Don’t you fear that after a series of self-driving car crashes in Poland or in any other country the development of that technology may be put in jeopardy?

Do you mean the politicians? It’s true that rolling out new technologies causes fear, which is best exemplified in 5G – a technology that is to contribute to the development of autonomous driving in cities. In western countries telecommunication masts have already been set on fire. At that point, we should mention that Poland is a capitalist country, where good technologies usually supplant less efficient ones. If self-driving cars make our lives more comfortable and safer and if they bring savings, there will be no going back.

You’ve mentioned 5G. In order to ensure efficient operation of autonomous vehicles, it will be necessary to connect their systems to a single general traffic management system. And that might lead straight to surveillance.

The problem of placing us under surveillance of smart cars is not going to avert the implementation of that technology. Without being forced to, we are already using technologies that are spying on us. Let me illustrate that with an example. ViaTOLL and applications such as ProteGO are the solutions designed to track vehicles and persons for a specific purpose. We have also traded our personal data for a possibility to use a “free-of-charge” mailbox or browser.

Although it is impossible to prevent all accidents, more data means a higher level of safety in the future. The system is self-improving

The question is what we are given in exchange for being tracked. If the insurance companies offered lower premiums to everyone using Tesla autopilot, who wouldn’t seize the opportunity of saving some money? There is a huge difference between imposing something and making a free choice for the sake of convenience or savings. In the latter case, drivers are willing to provide their data, without being forced.

Future generations using hundreds of similar applications will not have any problem with sharing the information about their private life. There is also the issue of safety, which means a thorough analysis of the route of a car, maneuvers and behaviors of other road users. It’s a huge amount of data that will help us protect our life, health and property.

Today’s autonomous systems are excellent at identifying risks, but are often unable to avoid them. Do you think it will ever be possible for a system to anticipate a threat?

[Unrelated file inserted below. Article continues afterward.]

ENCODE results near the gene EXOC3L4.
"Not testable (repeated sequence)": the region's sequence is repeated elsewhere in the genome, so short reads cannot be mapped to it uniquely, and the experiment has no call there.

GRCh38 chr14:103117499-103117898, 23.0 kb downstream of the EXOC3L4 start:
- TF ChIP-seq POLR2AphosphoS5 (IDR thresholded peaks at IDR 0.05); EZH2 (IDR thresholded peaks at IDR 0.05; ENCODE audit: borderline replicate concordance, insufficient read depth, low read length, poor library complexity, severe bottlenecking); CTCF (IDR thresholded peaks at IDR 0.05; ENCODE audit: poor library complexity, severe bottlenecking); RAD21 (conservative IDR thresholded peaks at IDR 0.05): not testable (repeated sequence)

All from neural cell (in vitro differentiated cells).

Of course, but that will take time. The 5G technology has already been launched in Poland although it has been using old frequencies only. If there is adequate road infrastructure and if cars and streets are fitted with appropriate sensor systems, vehicles will be able to use a fast 5G network to communicate with each other in real time. Should these conditions be met, the time needed to detect and react to a risk will be shorter.

Cars will be able to see what’s happening around them and they will know what maneuver a driver of another car intends to make. This will also apply to non-autonomous cars. All data will be shared between vehicles, which will contribute to enhanced road safety. On-board systems will notify each other about an intended manoeuver, failures and unexpected situations.

And what about accidents?

They are unavoidable. However, more data means a higher level of safety in the future. The system is self-improving.

Are we approaching the era of autonomous vehicles?

I think so. But it’s not only about safety. In the future, the idea of a car, seen as an item used in our everyday life, will have to be redefined. For the main part of the day cars are not used; they are parked in front of our houses or offices, losing their value with every minute. In the future, they will be used by other people and will earn money for us. And I’m pretty sure that some of us will even give up their cars.

*Szymon Wierciński is a doctor of economics and an experienced coach and consultant in the field of creating business models, growth strategies, innovation-driven development, startups and spinoffs for new markets, products and ventures. He is also a Kozminski University expert in the digital innovation strategy.